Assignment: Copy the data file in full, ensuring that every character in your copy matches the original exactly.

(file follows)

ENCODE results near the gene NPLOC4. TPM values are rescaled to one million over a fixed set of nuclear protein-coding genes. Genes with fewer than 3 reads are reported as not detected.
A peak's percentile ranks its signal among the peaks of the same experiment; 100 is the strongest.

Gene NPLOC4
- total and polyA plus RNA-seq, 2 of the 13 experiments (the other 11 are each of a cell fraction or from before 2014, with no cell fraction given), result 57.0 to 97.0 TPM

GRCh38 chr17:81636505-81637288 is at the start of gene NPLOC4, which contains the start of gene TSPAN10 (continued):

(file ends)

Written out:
ENCODE results near the gene NPLOC4. TPM values are rescaled to one million over a fixed set of nuclear protein-coding genes. Genes with fewer than 3 reads are reported as not detected.
A peak's percentile ranks its signal among the peaks of the same experiment; 100 is the strongest.

Gene NPLOC4
- total and polyA plus RNA-seq, 2 of the 13 experiments (the other 11 are each of a cell fraction or from before 2014, with no cell fraction given), result 57.0 to 97.0 TPM

GRCh38 chr17:81636505-81637288 is at the start of gene NPLOC4, which contains the start of gene TSPAN10 (continued):